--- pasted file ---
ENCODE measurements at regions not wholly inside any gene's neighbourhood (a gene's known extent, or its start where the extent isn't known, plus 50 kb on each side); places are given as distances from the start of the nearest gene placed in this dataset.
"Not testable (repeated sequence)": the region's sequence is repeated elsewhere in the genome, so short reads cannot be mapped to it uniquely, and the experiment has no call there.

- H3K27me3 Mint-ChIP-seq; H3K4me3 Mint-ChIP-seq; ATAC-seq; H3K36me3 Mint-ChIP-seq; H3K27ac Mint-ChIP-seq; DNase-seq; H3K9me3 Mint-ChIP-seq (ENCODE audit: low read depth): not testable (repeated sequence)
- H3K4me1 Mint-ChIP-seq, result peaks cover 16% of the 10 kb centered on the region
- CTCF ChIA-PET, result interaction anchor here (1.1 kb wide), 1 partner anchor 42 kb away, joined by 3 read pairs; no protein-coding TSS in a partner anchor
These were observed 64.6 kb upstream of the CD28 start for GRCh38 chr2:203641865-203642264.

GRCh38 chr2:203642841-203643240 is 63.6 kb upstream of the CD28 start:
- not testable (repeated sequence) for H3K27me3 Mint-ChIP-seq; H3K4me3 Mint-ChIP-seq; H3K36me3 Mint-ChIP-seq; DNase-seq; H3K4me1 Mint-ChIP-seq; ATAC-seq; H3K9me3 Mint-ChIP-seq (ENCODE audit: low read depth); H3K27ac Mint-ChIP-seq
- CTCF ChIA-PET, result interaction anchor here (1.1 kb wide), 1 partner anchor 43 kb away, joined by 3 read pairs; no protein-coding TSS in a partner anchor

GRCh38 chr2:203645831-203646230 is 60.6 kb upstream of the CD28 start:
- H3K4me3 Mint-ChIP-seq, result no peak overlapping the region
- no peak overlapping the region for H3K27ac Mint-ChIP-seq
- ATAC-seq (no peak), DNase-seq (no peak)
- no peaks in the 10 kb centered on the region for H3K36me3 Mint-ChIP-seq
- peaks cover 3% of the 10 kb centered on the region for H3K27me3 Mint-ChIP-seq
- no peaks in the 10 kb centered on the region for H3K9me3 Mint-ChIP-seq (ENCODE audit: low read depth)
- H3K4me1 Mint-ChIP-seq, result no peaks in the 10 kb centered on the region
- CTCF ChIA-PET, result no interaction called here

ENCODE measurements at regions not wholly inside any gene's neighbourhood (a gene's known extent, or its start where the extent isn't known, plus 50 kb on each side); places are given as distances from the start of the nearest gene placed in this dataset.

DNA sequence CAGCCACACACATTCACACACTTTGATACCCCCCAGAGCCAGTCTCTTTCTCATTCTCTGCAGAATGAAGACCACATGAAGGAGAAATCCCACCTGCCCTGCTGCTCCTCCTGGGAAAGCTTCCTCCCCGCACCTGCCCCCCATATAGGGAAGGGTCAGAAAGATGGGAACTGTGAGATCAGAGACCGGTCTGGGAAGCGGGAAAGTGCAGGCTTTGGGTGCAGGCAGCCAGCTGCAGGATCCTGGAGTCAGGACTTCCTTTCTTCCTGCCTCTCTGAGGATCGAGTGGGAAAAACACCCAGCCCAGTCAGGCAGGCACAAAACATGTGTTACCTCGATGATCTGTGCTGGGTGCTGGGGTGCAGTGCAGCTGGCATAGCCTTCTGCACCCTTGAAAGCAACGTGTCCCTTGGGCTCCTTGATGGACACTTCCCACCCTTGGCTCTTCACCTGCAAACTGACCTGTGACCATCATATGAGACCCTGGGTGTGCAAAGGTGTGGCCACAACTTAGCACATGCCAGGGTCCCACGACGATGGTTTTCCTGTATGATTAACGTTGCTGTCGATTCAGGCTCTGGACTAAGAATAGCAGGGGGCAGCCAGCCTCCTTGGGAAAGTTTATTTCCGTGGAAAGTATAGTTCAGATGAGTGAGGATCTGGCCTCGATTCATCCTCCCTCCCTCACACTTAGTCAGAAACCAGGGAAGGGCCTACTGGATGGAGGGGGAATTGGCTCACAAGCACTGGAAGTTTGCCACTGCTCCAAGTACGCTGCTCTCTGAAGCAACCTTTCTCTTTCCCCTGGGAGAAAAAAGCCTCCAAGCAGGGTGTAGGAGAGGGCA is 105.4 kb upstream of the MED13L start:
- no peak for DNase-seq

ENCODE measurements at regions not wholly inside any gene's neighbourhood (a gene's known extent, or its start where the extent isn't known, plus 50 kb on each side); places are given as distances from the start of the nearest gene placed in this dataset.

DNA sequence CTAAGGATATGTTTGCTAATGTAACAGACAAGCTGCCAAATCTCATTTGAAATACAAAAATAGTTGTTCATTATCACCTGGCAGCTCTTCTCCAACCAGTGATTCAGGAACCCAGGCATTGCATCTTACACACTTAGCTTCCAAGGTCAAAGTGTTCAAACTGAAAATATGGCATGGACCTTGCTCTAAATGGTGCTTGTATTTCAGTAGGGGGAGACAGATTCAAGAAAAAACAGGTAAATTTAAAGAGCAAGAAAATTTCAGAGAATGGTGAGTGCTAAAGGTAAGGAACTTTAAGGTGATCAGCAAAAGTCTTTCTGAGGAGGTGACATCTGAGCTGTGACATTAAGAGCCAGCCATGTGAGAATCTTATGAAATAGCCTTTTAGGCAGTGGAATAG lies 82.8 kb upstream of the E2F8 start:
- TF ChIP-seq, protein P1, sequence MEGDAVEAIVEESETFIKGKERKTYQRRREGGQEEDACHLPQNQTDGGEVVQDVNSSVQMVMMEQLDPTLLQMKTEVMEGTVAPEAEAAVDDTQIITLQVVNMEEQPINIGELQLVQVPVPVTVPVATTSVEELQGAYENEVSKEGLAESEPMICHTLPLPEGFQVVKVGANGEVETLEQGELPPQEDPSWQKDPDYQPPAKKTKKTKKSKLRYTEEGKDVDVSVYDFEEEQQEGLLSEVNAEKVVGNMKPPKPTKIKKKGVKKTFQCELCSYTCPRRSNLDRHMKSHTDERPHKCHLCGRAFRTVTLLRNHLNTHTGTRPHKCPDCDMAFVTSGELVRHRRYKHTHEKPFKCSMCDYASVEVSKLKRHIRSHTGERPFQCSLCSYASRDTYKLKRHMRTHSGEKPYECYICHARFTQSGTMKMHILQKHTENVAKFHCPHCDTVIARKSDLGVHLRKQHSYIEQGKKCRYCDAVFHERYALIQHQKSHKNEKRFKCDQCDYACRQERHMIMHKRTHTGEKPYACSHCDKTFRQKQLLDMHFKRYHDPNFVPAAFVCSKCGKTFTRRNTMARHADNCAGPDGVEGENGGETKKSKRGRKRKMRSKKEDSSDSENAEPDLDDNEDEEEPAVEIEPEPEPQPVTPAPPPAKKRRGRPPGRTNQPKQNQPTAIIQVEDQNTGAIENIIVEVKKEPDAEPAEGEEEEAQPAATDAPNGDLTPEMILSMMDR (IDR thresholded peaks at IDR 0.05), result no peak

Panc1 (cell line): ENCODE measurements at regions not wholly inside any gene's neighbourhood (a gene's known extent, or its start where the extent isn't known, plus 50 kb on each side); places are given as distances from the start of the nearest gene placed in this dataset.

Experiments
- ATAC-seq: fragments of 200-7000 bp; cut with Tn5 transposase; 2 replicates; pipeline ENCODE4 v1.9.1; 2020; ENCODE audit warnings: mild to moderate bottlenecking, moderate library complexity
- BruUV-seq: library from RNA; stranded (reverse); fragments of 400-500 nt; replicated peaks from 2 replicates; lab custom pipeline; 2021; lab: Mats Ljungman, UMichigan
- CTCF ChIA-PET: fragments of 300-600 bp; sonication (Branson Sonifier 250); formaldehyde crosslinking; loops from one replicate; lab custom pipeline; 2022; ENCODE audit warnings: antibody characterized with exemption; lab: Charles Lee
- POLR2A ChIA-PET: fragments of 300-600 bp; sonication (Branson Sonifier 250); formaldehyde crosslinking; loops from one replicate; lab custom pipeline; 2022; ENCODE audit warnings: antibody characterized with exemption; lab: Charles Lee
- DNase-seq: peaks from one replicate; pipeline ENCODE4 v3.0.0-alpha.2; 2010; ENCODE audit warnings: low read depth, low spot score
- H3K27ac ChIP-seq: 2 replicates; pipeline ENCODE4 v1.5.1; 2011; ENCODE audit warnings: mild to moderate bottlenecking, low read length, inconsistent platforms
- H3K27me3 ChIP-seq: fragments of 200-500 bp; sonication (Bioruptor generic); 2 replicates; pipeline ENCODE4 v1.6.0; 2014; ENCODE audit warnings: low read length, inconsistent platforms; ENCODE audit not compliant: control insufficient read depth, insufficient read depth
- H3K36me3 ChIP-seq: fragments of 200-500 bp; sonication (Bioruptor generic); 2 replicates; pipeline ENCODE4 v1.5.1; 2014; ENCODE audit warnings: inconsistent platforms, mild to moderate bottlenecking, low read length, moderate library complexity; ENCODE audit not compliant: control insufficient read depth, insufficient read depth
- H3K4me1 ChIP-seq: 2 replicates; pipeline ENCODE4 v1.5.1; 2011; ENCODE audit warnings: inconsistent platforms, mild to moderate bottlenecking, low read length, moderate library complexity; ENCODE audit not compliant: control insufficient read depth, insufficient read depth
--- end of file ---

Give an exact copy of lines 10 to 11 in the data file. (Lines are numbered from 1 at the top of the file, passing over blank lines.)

GRCh38 chr2:203645831-203646230 is 60.6 kb upstream of the CD28 start:
- H3K4me3 Mint-ChIP-seq, result no peak overlapping the region